“Bismillah irRahman irRaheem. Ar-Rahman. ‘Allamal Qur’aan. Khalaqal insaan. ‘Allamahul bayaan… (In the name of Allah, the most Beneficent, the most Merciful. The Most Merciful (Allah). He has taught the Quran. He has created man and taught him the clear truth…)” – Quran: Surah Rahman 55:1-4

He went on reciting. The Quraysh looked at him intently and some of them asked “What is Ibn Umm ‘Abd saying?” “Woe to him! He is reciting some of what Muhammad brought!” they realised. They went up to him and began beating his face as he continued reciting. When he went back to his companions the blood was flowing from his face. “This is what we feared for you,” they said. “By Allah,” replied ‘Abdullah, “the enemies of Allah are not more comfortable than I at this moment. If you wish, I shall go out tomorrow and do the same.” “You have done enough,” they said. “You have made them hear what they dislike.”

‘Abdullah Ibn Mas’oud (radhiyallahu anhu) would refrain from narrating Hadith for fear of mistakes. However when he did narrate a Hadith, he was very particular in what he attributed to Rasoolullah (Sallallahu Alayhi wa Sallam). He would turn pale and quake in fear whenever he accidentally attributed something to Rasoolullah (Sallallahu Alayhi wa Sallam), even though Rasoolullah (Sallallahu Alayhi wa Sallam) has said, “Whatever Ibn Mas’oud narrates to you, believe him”. Whenever he gave a verdict, he would attribute it to himself, saying that it was his own opinion and that it was from Allah if it was correct and that it was from himself and Satan, if it was incorrect. For this reason, many Fataawa have been attributed to ‘Abdullah (radhiyallahu anhu) instead of Rasoolullah (Sallallahu Alayhi wa Sallam).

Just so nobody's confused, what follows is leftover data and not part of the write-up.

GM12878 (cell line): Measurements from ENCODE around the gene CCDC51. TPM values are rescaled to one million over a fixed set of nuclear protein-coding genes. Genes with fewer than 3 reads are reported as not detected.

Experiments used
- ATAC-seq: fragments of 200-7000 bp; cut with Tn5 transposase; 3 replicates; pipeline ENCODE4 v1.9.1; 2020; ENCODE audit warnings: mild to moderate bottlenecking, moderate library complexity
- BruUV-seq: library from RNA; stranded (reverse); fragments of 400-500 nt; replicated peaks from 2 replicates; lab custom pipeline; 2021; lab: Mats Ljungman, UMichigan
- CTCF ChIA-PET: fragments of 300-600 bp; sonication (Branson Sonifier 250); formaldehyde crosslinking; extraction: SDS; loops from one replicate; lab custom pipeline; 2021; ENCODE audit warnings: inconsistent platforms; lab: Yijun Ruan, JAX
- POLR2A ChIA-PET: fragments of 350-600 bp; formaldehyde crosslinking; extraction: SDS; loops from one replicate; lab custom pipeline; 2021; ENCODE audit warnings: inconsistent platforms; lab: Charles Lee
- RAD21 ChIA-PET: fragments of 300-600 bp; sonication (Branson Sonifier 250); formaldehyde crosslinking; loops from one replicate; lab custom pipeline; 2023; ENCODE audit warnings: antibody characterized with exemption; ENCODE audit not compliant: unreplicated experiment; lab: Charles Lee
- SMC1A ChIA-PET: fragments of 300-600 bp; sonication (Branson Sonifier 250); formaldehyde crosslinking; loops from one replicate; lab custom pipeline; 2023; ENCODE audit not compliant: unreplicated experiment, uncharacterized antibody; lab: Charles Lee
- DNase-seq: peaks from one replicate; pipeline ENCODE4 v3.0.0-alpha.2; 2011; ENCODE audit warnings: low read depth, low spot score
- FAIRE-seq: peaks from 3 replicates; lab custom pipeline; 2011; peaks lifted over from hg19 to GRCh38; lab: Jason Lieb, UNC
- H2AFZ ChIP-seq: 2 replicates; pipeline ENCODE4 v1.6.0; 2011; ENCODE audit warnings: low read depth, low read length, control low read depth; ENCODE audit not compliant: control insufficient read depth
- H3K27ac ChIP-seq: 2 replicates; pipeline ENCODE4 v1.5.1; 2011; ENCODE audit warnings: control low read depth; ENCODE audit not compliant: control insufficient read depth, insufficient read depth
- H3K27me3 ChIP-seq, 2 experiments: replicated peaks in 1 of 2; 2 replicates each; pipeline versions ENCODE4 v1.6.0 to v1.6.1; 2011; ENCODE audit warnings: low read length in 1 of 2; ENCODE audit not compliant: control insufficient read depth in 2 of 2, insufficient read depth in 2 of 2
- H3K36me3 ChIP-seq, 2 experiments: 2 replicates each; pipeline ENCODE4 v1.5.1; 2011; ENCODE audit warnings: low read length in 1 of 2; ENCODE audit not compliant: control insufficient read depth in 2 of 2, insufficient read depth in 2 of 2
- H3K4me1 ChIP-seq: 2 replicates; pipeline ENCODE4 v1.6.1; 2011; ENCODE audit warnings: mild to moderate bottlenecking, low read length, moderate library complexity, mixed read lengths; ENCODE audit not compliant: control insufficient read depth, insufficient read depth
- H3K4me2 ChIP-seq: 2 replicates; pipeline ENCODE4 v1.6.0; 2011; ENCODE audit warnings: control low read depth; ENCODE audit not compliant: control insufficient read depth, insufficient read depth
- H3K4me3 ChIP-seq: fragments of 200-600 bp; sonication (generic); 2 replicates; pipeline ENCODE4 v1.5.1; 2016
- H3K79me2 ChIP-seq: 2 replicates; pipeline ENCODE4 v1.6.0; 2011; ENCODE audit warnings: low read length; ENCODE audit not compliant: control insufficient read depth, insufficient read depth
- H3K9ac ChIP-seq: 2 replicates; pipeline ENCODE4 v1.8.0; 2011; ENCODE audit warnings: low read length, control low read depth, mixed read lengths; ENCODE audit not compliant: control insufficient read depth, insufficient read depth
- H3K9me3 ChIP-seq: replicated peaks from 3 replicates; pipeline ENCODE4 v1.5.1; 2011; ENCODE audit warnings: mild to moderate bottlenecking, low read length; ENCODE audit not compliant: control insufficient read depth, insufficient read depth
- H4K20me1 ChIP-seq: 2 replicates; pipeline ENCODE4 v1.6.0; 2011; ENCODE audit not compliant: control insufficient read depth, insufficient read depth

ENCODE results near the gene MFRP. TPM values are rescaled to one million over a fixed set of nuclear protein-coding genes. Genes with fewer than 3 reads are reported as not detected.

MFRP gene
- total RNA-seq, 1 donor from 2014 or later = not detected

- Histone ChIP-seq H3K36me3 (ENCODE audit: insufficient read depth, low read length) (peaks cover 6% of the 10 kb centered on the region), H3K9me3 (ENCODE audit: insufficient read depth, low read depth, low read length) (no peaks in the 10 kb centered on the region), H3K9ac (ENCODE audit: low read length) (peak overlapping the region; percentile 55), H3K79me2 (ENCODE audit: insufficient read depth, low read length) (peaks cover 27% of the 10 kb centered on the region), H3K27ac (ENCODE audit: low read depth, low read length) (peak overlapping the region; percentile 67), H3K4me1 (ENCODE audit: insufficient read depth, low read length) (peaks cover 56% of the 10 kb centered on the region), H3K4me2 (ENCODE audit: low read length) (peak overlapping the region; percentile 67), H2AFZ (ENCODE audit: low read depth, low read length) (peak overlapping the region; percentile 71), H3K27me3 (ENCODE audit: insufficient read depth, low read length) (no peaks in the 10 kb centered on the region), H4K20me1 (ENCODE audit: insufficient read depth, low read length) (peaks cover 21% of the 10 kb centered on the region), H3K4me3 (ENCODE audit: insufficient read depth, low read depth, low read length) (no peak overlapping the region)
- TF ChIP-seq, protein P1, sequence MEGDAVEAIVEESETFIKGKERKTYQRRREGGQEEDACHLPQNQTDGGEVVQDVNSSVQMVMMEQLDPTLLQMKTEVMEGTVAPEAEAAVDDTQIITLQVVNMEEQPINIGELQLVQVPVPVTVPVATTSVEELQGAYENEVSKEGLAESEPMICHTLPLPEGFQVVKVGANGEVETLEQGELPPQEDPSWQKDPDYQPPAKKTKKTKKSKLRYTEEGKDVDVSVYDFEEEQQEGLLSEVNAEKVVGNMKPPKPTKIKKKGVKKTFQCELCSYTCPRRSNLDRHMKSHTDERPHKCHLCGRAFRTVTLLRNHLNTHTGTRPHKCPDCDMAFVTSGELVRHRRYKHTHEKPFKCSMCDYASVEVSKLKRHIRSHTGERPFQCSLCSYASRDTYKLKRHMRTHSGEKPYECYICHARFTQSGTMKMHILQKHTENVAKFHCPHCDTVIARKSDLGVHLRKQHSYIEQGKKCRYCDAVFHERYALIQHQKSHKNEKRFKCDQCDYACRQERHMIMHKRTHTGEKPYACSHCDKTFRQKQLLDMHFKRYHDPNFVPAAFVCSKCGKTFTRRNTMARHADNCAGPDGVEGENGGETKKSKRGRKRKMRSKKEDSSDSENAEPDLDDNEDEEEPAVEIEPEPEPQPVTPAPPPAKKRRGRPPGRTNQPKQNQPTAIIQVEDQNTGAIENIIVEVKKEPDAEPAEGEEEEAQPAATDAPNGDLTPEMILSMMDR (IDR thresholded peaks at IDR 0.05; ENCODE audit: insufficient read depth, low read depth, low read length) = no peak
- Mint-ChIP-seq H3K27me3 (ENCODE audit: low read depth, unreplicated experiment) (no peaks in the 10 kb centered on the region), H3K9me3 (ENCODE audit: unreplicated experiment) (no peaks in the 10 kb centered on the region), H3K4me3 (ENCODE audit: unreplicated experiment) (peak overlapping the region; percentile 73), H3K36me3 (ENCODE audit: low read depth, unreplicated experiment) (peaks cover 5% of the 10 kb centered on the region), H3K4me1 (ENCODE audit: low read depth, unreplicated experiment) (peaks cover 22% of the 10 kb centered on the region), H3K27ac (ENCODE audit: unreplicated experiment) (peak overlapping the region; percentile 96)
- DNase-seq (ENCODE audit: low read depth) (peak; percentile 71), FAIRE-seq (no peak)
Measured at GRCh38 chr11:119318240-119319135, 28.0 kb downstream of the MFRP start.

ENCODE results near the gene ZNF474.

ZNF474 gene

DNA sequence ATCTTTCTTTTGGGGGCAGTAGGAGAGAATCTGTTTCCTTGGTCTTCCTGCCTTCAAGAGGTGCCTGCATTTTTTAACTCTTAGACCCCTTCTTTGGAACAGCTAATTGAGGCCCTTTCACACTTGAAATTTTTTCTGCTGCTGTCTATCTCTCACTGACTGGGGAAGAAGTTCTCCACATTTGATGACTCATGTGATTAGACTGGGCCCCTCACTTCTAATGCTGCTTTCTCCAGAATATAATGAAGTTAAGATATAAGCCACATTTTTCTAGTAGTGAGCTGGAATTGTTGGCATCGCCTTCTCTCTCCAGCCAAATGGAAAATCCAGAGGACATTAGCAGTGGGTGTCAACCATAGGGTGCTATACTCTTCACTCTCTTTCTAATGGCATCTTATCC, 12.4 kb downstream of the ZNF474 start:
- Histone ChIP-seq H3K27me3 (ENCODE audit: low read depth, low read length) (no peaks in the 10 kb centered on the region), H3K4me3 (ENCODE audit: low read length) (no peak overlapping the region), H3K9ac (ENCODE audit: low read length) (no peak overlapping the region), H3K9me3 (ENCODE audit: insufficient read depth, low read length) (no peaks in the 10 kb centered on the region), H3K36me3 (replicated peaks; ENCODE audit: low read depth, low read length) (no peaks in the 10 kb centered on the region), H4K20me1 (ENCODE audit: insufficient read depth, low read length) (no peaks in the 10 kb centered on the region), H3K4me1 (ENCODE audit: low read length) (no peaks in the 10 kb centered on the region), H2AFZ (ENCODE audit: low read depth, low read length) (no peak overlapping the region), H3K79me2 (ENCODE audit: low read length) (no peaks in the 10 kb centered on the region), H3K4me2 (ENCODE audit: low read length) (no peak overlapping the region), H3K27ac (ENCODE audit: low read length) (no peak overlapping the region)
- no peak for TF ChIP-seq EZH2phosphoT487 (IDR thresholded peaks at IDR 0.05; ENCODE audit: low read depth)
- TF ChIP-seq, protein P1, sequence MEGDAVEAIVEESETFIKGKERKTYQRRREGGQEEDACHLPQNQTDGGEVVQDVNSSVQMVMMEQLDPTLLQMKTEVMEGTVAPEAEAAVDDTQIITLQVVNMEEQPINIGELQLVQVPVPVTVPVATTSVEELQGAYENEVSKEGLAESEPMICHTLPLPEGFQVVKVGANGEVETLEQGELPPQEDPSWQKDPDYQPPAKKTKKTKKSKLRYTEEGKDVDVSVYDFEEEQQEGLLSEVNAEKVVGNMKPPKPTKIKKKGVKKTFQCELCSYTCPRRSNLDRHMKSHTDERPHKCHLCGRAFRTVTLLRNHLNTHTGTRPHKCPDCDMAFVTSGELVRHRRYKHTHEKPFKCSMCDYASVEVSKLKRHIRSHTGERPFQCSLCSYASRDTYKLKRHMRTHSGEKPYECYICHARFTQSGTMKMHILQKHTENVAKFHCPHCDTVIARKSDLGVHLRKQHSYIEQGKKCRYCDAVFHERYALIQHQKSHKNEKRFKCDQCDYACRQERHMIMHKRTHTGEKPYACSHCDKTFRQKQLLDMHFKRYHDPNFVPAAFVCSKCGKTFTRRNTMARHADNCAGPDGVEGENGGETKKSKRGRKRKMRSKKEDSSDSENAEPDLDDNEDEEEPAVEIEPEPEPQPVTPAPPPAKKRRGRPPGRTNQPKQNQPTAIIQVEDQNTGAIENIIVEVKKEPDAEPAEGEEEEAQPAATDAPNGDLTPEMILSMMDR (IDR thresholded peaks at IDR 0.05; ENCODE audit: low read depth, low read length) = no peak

‘Abdullah ibn Mas’oud (radhiyallahu anhu) lived to the time of Khalifah ‘Uthmaan (radhiyallahu anhu). When he was sick and on his death-bed, ‘Uthmaan (radhiyallahu anhu) came to visit him and said: “What is your ailment?” “My sins”, he said. “And what do you desire?” asked ‘Uthmaan (radhiyallahu anhu) “The mercy of my Lord.” “Shall I not give you your stipend which you have refused to take for years now?” Uthmaan (radhiyallahu anhu) asked him. “I have no need of it”. “Let it be for your daughters after you” Uthmaan (radhiyallahu anhu) said. “Do you fear poverty for my children? I have commanded them to read Surah al Waaqi’ah every night for I have heard Rasoolullah (Sallallahu Alayhi wa Sallam) saying, “Whoever reads al Waaqi’ah every night shall not be afflicted by poverty ever”.

That night in the year 34 A.H, Abdullah passed away, his tongue moist with the remembrance of Allah and with the recitation of the verses of His Book.